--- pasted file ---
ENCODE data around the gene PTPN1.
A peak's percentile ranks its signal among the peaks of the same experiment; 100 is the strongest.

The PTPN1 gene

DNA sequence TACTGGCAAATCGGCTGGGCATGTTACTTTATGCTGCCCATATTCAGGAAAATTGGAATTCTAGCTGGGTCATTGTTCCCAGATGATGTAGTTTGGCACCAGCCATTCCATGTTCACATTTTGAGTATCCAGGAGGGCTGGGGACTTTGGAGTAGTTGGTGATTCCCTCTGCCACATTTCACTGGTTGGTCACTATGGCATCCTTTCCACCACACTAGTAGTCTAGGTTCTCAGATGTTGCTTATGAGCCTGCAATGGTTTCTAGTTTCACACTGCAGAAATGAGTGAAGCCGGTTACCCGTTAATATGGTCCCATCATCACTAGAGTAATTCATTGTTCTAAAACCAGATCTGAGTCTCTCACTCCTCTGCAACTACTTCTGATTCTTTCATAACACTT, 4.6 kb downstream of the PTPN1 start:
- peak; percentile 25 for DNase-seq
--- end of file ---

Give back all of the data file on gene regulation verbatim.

ENCODE data around the gene PTPN1.
A peak's percentile ranks its signal among the peaks of the same experiment; 100 is the strongest.

The PTPN1 gene

DNA sequence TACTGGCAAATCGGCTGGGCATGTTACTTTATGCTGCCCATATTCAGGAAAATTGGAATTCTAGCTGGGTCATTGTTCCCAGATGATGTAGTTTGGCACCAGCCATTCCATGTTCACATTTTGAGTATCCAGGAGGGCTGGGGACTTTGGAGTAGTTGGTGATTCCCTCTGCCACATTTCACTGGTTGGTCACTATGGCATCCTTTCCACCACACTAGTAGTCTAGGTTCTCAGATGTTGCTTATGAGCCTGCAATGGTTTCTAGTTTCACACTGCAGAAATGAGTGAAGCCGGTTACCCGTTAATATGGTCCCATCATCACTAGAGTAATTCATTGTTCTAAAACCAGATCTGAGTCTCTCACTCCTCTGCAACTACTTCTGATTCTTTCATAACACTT, 4.6 kb downstream of the PTPN1 start:
- peak; percentile 25 for DNase-seq